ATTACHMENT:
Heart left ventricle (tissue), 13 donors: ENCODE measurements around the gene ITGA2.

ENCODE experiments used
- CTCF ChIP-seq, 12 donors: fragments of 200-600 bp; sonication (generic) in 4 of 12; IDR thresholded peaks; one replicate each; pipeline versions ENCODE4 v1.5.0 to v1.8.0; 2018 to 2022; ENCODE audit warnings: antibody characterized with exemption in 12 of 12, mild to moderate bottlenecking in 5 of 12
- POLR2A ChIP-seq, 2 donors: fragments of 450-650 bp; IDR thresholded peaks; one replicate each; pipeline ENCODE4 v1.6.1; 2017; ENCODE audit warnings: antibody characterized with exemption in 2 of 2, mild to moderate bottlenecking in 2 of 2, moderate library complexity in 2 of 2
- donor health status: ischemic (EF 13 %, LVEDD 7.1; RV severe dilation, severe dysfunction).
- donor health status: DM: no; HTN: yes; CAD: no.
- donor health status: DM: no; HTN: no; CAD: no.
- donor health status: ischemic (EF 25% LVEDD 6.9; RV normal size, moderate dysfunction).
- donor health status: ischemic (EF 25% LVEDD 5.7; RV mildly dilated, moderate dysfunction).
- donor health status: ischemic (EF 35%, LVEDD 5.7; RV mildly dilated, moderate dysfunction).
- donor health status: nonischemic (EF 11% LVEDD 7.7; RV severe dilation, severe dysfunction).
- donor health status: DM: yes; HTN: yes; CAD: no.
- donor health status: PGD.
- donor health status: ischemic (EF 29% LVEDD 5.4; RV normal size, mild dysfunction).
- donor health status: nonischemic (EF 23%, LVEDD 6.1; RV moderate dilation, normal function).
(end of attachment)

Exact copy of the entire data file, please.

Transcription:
Heart left ventricle (tissue), 13 donors: ENCODE measurements around the gene ITGA2.

ENCODE experiments used
- CTCF ChIP-seq, 12 donors: fragments of 200-600 bp; sonication (generic) in 4 of 12; IDR thresholded peaks; one replicate each; pipeline versions ENCODE4 v1.5.0 to v1.8.0; 2018 to 2022; ENCODE audit warnings: antibody characterized with exemption in 12 of 12, mild to moderate bottlenecking in 5 of 12
- POLR2A ChIP-seq, 2 donors: fragments of 450-650 bp; IDR thresholded peaks; one replicate each; pipeline ENCODE4 v1.6.1; 2017; ENCODE audit warnings: antibody characterized with exemption in 2 of 2, mild to moderate bottlenecking in 2 of 2, moderate library complexity in 2 of 2
- donor health status: ischemic (EF 13 %, LVEDD 7.1; RV severe dilation, severe dysfunction).
- donor health status: DM: no; HTN: yes; CAD: no.
- donor health status: DM: no; HTN: no; CAD: no.
- donor health status: ischemic (EF 25% LVEDD 6.9; RV normal size, moderate dysfunction).
- donor health status: ischemic (EF 25% LVEDD 5.7; RV mildly dilated, moderate dysfunction).
- donor health status: ischemic (EF 35%, LVEDD 5.7; RV mildly dilated, moderate dysfunction).
- donor health status: nonischemic (EF 11% LVEDD 7.7; RV severe dilation, severe dysfunction).
- donor health status: DM: yes; HTN: yes; CAD: no.
- donor health status: PGD.
- donor health status: ischemic (EF 29% LVEDD 5.4; RV normal size, mild dysfunction).
- donor health status: nonischemic (EF 23%, LVEDD 6.1; RV moderate dilation, normal function).